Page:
“Scruffy suggests using that Cepheid variable up ahead as a guide star,” the mustachioed janitor at the tactical station said laconically.
“My god, the mysterious stranger is right!” the professor said. “We can use the Cepheid as a standard candle and orient our star charts around it.”
“How long will it take, Professor?” Leela axed.
“Huh? Oh, I did it already when we arrived,” the professor said absently. “This astrology thing was a lot more interesting, though. Did you know that Hermes and Calculon have the same sign?”
“Where are we, professor?!”
“813 million light-years from Earth; somewhere in the Pisces-Cetus A supercluster!” The old scientist looked up and light from the display glinted an eerie green on his thick glasses. “We’re in the uncharted depths of the Universe…”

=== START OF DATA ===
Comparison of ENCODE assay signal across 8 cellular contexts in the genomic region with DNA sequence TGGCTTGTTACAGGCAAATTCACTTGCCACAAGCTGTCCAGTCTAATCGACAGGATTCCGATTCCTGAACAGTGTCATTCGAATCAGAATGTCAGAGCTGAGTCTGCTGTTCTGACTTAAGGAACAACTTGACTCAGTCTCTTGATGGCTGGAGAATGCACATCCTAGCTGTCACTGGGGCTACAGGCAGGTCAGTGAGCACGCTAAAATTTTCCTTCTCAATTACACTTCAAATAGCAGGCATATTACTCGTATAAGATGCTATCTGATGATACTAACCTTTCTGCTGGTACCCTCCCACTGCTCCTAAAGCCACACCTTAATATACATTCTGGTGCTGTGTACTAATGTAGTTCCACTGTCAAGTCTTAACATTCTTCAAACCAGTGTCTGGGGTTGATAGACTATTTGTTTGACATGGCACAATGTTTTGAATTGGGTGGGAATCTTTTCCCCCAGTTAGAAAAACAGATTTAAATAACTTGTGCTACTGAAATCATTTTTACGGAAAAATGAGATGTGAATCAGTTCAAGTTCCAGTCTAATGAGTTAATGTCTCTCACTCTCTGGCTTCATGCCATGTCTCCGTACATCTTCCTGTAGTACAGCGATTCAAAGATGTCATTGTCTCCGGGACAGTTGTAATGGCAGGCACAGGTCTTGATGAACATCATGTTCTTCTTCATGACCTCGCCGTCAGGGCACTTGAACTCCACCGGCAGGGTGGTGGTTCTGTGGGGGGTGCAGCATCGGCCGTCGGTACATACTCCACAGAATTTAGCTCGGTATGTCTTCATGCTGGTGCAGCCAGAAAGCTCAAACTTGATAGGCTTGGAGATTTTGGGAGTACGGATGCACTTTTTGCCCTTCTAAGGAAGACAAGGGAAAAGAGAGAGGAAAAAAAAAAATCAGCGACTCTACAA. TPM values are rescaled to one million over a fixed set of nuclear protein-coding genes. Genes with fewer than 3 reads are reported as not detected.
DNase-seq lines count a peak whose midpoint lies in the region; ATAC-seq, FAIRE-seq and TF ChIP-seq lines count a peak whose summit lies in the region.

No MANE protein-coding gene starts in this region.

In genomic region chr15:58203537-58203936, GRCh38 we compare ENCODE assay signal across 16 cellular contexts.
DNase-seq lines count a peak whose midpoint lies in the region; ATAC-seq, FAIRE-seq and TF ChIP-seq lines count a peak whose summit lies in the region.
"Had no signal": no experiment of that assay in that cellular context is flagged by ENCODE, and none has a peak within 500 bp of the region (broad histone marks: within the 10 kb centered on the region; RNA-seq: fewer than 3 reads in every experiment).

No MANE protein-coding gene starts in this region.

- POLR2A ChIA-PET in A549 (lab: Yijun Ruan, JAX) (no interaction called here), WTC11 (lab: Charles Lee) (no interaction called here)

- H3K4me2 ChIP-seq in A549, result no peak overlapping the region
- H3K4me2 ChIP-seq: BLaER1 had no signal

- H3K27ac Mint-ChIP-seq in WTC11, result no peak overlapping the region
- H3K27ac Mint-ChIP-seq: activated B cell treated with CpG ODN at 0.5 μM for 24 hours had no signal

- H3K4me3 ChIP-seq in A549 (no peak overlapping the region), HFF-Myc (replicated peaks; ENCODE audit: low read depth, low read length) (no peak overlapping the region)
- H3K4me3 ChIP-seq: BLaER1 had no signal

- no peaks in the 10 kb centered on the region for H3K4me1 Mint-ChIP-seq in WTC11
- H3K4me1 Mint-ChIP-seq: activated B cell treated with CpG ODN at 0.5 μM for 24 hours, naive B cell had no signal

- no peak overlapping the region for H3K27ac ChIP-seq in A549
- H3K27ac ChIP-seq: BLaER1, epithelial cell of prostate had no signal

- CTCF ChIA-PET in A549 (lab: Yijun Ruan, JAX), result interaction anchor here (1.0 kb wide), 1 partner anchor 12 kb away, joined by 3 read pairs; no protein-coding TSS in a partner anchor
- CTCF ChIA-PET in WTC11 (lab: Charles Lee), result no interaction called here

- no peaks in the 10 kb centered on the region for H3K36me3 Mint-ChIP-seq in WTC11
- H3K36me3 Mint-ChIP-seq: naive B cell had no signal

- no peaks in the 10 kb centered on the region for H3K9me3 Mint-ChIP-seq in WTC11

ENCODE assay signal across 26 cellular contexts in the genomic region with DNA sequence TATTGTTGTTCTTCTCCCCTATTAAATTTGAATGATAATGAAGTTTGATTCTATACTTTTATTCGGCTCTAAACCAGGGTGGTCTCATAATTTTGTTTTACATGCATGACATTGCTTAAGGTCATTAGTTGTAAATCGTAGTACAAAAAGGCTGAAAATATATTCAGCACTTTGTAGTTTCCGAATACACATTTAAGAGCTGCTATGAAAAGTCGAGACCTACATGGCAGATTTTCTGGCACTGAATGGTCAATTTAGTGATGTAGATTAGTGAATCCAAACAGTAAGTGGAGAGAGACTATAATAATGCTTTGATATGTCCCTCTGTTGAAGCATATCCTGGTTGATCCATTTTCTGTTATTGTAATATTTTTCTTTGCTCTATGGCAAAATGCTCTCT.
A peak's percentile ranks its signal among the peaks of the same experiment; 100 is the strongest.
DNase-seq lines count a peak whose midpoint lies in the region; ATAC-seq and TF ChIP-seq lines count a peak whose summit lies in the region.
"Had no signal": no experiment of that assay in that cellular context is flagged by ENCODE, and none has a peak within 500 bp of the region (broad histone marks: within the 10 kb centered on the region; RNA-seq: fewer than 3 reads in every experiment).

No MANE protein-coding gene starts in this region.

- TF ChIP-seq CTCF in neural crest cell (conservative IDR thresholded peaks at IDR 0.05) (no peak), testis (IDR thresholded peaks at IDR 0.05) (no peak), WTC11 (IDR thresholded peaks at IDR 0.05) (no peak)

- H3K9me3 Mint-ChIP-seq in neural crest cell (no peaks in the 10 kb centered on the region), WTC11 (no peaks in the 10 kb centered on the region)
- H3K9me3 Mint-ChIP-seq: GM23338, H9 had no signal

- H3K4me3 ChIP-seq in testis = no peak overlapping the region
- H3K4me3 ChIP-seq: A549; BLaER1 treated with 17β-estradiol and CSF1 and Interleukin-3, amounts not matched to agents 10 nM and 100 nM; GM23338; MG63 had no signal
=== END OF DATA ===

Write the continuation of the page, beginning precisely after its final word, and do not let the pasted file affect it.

“Oh, stop dat, ya old goat,” Hermes said, turning the display from the ‘spooky’ setting.
“Alright,” Leela said, thinking. “We need to find a habitable planet to top off our food and water stores. Anything else?”
“We haf to get back through the wormhole!” LaBarbara cried. “What about me Dwight?”
“And Cubert does need someone to watch after him,” the Professor mused.
And my parents, Leela thought to herself. She shook herself. “Dammit, if we go back that idiot Brannigan will just lock us up again. We need supplies, and we need a plan. The wormhole will still be here when we need to go back.”
Fry’s voice crackled over the inter-ship com. “Incoming bogeys, Leela!”
“Oh, Lord…” She checked the scope. Six fast, wicked looking shapes, coming in hot toward the Planet Express ship. “Those don’t look friendly.”